After a new tyre at Northam I carried on to Beringbooding rock - and made it this time. Friends arrived the next day and we did a quick trip to Elachbutting Rock.  Drove up to the top for great views. I was very surprised at how overgrown the track is in to Monty's Gap - the huge slab of rock that slid down to make a tunnel. I wonder if some people dont ever get that far.

Two glorious warm sunny days then the rain and cold set in. That's fine - have my diesel heater. A few people in and out camping over the 5 nights I stayed but I was in a spot where I was not disturbed mostly. I downloaded an altimeter app so I could measure the fall in the wall around the rock that brings all the water to the enormous tank.  Mostly 1 metre  other than where it rises 7m at the back. pretty good going over 2.3km back in 1937.

A couple of nights in Mukinbudin to do washing etc then to Toapin Weir for a night. Dorakin Road in was a little hairy. A couple of large puddles across the road but got through OK. Spent 1 night there out in the paddock then back out via Haynes Road. Once again water damage and a couple of rather rough wet bits to get though. A night in the Apex free camp at Beverley then in to the caravan park for a week while I work at the museum, putting their collection onto Mosaic. A huge job ahead of them. I spend 8 weeks working on Mosaic entering many of the accessions from 1981. Interrupted by a trip back to NZ!

I spent 5 weeks in NZ. So lovely to see family and friends. It has been 4 years since my last visit thanks to covid. Unexpectantly  I had a dear friend's funeral to attend, but an opportunity to see people from my life in Rotorua 25 years ago. The place is looking a bit sad in areas, but has new shopping blocks. Tourism has been hard hit with the downturn of visitors with covid. Short golf that I used to co-own has gone, but the saddest is Rainbow & Fairy Springs closing.
 I had a lovely stay in Taupo with my son & family,  and in Kuratau with my best friends who were having their 40th wedding anniversary. Once again - a great way to catch up with people I haven't seen since my last visit. Then a family gathering to celebrate my youngest brother's 70th. 
The county doesn't feel like home any more. More like a communist state with all the rules & regulations. So many farming changes. Waterways fenced off - which is fine and understandable but when you see ribbons of yellow broom and gorse lining the banks on wonders what the future will bring when these streams are choked with these weeds. So many pine trees now - planted for carbon credits. I am told that if farmers accept the full 100% payment they walk of the land and it is never to be farmed again ..............
AND the trees are not to be harvested! What a waste of a resource when the world is trying to get rid of plastic - NZ is known for its pine forests turned into paper pulp! Of course - the broom is loving these plantations! Then there is all the manuka planted for the bees. Once again - a weed that farmers have spent generations trying to keep off productive land but now it is being planted. Of course - everyone jumped on the honey bandwagon, over supplied the market and it has now collapsed - and all that scrub everywhere!!!!
Taupo has grown - houses right out to the airport now, new shopping centres, redevelopment of the lakefront eating area. My son is project managing that! A few more attractions and it could take over from Rotorua - but without the 'perceived smell'. The airport is being upgraded also.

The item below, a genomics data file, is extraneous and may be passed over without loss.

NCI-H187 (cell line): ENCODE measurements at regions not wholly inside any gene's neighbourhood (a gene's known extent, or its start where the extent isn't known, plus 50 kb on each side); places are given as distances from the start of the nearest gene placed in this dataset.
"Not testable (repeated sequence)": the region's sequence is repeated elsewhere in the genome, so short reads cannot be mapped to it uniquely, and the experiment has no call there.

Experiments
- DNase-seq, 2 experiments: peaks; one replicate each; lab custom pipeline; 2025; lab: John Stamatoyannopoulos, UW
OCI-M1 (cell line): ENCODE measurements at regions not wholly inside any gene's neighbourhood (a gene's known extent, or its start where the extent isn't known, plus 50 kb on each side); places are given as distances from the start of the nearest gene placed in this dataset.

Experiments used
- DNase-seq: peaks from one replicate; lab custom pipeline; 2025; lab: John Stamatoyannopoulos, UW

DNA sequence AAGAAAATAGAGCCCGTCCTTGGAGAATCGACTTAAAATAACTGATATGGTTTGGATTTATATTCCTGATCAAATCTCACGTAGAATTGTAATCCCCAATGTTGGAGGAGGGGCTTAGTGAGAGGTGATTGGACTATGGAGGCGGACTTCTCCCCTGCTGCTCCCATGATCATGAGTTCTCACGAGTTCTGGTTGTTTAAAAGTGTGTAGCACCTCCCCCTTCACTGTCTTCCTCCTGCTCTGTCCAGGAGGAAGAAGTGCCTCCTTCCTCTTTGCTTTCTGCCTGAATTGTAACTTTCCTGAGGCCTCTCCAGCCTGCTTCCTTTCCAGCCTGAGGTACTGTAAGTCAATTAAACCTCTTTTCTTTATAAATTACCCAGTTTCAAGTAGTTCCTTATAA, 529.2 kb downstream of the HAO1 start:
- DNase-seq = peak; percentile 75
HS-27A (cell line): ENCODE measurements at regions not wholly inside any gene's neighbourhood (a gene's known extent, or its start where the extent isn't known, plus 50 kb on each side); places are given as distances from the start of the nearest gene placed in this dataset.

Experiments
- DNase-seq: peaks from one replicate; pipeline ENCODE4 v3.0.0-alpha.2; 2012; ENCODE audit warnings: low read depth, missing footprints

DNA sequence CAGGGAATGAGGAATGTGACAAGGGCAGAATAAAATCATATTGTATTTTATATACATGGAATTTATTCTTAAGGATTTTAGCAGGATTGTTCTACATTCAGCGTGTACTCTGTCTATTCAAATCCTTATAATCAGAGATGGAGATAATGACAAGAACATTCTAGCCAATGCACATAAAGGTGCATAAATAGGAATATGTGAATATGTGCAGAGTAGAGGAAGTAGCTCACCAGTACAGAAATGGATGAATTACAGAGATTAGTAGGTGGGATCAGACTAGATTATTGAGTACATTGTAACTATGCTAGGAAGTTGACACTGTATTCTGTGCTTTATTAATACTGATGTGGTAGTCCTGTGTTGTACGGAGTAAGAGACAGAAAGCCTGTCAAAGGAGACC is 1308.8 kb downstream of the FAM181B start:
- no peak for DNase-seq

Back to Perth on WAMOS - a Spanish airline contracted to AIRNZ for a few months. Great flight and food. My son was unable to pick me up [Covid!] so braved the train from the airport to the city then up to Butler!  The hardest part was getting an Uber for the last step  - half hour wait as they dont really service the northern suburbs.
I picked up the caravan - new awning and a few other small jobs - including getting the side reclad to get rid of my various 'scratches and dents' - thank goodness for insurance. Back to Beverley for another 3 weeks. Finished the accessions books and started finding things to label etc.
Christmas with family then onwards to next year.....

Sunday 31 January 2021

2021 - 2022 New Norcia

 Who would have thought that I would still be at New Norcia. How one's life can change - and all in a good way. I was so fortunate to be able to stay here and carry on with my volunteer work when the borders shut in March last year. I had the caravan packed and was ready to leave for a trip to Queensland! There is plenty to keep me occupied.  I now have a fancy overhead scanner to work with. Perfect for the very old hand-written & fragile books that dont like being flattened on a photocopier. The monks now have digital access to all these precious books. I have also 'progressed' to the Collections Office and have the interesting job of checking that all the artworks are where they are supposed to be according to the computer. Another steep learning curve.

The Hotel is now called a hostel and although no longer run as the local pub, is being used for group bookings. The Abbot - an ex chef - is doing wonderful 4 course fine dining experience about  every 3 months. They are proving hugely popular and sell out very quickly inspite of the $150 per head price. Many come from Perth and stay the night in the Hostel, Convents and the guest house. Between these dinners there are musical evenings with Fr Robert entertaining us on the piano with his amazing musical talents. These evenings are more intimate with 50 people in the bar. Once again the Abbot cooks, and the next one is a French theme.

I decided it was easier to add my Christmas newsletter here .